Against Simmons’s arguments are two things. First, he has access to extremely limited information. As he admits, he’s trying to connect some very faint dots based solely on scattered technical reports and what little public data exist. Second, the Saudis themselves, who do have access to plenty of information, have consistently claimed that they can significantly increase oil production over the medium term–and they’ve never missed a shipment yet. As the Center for Strategic and International Studies (CSIS) recently put it, Simmons’s argument “depends on the Saudi Aramco managers being wrong or covering up massive risks and development problems, and virtually all of the other analysts examining world oil reserves and production potential being wrong about both the size of the world’s oil reserves and the ability of modern technology to provide future significant gains in ultimate recovery.”
In other words, Simmons’s view is very much a minority one, a fact of which Simmons is well aware. Still, if Saddam Hussein was able to fool the world (and perhaps himself) about Iraqi WMD capabilities, it’s equally possible that the Saudis are fooling the world (and perhaps themselves) about their production capacities. Indeed, just as Saddam felt that his power in the region depended on the perception that he possessed WMDs, perhaps the Saudis feel that their world influence depends on their reputation as a source of limitless oil.
Simmons himself avoids such speculations, but in other respects, he seems comfortable in his contrarian role. As the CSIS report implies, he is skeptical that magical new technologies that will allow oil companies to substantially reinvigorate old fields outside Saudi Arabia, and he does believe the Saudis themselves are either lying or in serious denial about their own future capacities–and that the rest of the oil industry has lazily taken their assurances at face value for years instead of investigating them closely. He also implicitly puts the question to his skeptics: If the Saudis are so anxious to soothe the world’s fears, why don’t they produce the detailed field-by-field reports, test-well analyses, and exploration results that would convince everyone they’re telling the truth?
For Simmons, this is no idle question. His main fight these days is to push for increased transparency in the oil industry so that independent analysts can rely on more than guesswork to figure out how much oil we have left. It’s a good cause as far as it goes, since the almost complete lack of solid information in the oil patch leads different analysts to wildly diverse conclusions. Peak oil doubters, for example, project a world production peak sometime around mid-century, if ever. They note that production has continued to increase for decades despite warnings of decline ever since the first oil embargo. They point out that estimates of world oil reserves have increased since 1980 despite the fact that we’ve gulped down more than 500 billion barrels of the stuff during that time. And they argue that higher prices will promote additional exploration and more extensive use of costly technology, while making it profitable to develop otherwise remote deepwater and Arctic oil fields.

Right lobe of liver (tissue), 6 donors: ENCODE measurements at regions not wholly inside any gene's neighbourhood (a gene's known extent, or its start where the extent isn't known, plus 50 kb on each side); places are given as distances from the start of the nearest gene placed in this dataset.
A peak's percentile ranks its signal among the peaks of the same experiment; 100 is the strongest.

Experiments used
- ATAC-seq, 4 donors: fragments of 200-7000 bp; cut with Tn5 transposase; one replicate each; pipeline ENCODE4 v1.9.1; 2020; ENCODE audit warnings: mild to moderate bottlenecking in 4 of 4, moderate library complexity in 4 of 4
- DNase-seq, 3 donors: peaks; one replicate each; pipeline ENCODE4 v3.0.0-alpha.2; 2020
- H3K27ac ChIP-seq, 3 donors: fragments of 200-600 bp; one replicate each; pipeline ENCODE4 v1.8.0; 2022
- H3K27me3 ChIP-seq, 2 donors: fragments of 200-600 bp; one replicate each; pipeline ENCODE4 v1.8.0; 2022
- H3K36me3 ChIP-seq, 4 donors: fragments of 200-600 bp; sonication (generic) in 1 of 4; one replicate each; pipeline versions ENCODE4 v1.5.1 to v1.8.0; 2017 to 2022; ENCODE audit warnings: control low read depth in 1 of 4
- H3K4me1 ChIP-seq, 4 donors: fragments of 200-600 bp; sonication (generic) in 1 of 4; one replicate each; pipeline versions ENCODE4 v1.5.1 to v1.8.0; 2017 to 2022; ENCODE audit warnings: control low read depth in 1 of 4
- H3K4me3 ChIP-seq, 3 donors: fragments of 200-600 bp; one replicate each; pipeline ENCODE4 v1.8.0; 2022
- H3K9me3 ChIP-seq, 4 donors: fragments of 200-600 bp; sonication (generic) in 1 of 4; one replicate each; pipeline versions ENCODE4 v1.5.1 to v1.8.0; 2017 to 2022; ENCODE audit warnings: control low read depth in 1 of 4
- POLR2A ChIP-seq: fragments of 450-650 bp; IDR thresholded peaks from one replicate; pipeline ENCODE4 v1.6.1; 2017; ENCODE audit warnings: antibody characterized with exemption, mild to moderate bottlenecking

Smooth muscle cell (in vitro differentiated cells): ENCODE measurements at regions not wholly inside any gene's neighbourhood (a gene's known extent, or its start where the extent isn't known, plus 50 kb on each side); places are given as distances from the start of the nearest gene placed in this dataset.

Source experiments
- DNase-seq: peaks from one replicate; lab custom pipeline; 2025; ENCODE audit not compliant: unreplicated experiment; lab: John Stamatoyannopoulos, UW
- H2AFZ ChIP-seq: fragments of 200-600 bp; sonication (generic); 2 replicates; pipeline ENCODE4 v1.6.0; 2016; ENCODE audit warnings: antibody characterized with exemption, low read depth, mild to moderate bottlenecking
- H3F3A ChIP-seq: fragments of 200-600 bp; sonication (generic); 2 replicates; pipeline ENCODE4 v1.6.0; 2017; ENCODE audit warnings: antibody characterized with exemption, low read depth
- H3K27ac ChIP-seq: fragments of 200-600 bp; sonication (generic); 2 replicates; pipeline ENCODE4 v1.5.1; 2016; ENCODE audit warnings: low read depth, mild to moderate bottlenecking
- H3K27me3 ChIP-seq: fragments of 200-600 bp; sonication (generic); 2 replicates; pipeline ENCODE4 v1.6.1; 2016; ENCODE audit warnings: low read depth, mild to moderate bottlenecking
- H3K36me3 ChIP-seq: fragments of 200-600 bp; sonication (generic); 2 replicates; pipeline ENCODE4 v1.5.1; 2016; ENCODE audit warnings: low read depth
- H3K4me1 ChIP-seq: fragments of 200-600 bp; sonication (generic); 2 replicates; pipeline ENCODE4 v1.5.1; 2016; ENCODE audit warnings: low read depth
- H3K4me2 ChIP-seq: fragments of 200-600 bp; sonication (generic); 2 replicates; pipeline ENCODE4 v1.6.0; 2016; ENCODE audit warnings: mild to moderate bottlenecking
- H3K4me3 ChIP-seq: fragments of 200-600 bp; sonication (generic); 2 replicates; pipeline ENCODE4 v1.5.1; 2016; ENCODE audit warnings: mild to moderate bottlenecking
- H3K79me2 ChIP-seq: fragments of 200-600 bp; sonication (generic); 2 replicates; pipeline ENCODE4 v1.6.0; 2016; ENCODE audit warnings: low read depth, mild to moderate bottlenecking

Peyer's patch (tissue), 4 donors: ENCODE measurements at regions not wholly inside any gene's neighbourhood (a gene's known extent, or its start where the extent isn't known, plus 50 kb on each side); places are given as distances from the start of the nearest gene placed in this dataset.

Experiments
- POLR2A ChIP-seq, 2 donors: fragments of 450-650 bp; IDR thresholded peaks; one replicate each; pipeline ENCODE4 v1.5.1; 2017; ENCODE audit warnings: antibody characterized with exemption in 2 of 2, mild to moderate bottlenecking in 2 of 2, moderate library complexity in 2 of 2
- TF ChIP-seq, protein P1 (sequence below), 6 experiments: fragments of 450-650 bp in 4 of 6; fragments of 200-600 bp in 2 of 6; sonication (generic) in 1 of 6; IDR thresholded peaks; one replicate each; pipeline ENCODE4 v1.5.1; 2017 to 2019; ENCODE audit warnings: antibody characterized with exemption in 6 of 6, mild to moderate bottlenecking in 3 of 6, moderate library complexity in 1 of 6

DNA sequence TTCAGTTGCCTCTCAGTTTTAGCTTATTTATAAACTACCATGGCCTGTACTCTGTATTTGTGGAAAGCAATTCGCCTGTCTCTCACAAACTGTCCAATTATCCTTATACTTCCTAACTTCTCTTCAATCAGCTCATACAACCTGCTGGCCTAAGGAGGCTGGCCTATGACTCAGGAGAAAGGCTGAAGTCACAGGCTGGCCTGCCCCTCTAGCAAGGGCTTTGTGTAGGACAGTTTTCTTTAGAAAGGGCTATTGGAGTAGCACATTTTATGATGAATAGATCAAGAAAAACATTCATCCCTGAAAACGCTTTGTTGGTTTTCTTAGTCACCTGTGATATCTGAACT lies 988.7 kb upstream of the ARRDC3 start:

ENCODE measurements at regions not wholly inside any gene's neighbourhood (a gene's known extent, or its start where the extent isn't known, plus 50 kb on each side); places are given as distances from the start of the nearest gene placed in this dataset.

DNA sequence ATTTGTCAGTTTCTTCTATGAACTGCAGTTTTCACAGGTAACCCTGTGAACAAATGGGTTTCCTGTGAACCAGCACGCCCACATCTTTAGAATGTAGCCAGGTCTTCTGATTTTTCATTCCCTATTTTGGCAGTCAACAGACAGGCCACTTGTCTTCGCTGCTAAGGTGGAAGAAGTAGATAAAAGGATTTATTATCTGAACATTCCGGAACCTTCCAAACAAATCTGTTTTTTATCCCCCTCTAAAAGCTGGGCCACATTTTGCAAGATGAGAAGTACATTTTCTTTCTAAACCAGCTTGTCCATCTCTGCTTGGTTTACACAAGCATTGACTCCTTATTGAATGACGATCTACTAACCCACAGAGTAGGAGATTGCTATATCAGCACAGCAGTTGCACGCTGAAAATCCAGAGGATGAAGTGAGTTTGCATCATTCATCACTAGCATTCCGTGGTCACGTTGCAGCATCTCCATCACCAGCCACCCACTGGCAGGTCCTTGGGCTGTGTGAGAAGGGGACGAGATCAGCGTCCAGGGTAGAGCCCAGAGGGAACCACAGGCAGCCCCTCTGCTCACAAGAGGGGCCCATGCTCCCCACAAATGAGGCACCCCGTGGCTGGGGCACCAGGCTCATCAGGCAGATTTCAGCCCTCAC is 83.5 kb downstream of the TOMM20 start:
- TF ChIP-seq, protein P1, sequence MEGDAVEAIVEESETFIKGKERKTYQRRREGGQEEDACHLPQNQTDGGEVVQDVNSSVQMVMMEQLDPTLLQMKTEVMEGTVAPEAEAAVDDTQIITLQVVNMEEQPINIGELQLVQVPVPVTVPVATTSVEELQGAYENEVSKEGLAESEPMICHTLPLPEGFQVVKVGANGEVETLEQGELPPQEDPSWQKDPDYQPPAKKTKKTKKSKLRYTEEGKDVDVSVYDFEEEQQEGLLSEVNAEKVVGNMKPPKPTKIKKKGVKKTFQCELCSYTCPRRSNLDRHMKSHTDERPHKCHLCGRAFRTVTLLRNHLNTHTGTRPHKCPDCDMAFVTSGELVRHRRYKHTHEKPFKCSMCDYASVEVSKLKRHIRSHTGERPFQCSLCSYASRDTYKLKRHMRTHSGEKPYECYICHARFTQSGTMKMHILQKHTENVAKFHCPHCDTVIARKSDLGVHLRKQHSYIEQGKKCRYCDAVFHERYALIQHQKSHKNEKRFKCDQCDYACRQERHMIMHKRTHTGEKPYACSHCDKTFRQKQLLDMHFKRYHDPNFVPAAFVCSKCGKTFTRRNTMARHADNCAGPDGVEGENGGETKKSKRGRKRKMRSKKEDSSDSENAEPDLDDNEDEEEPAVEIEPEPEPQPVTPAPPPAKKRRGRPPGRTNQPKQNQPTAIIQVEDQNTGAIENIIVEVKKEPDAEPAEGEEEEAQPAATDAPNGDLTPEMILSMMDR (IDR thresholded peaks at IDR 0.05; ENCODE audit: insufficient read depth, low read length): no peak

But a growing number of analysts view these arguments as Pollyannaish at best and obtuse at worst. Yes, production has risen steadily over the past century, but declining oil fields mean this is unlikely to continue in the future. Claimed reserves have increased, but this is due more to political and statistical finagling than to actual new discoveries. And the slowing rate of big new finds combined with the increasing number of disappointments suggests that we shouldn’t count on future mother lodes to bail us out. Saudi Arabia really is our last, best hope. If Simmons is right that Saudi Arabia’s oil production has peaked, so has the world’s.
Still, even the peak oil ideologues who make these arguments can’t agree on how close the peak actually is. Princeton professor Kenneth Deffeyes jokingly pinpoints the peak on Thanksgiving 2005, Colin Campbell’s latest prediction puts the date around 2007, and other peak oil supporters suggest dates anywhere between last year and 2015. As Simmons and others admit (or perhaps warn ominously), we won’t know for sure that oil production has peaked until a year or two after it happens.
Even if the doomsayers are right, solutions are hard to agree on. Market forces will certainly solve part of the problem. As prices increase, demand for oil will level out and production will–for a while–increase slightly as it becomes profitable to drill in marginal fields that are currently lying fallow. But this obscures the fact that high prices, as bad as they are for an economy addicted to cheap oil, aren’t the worst prospect facing us. The real problem is spare capacity.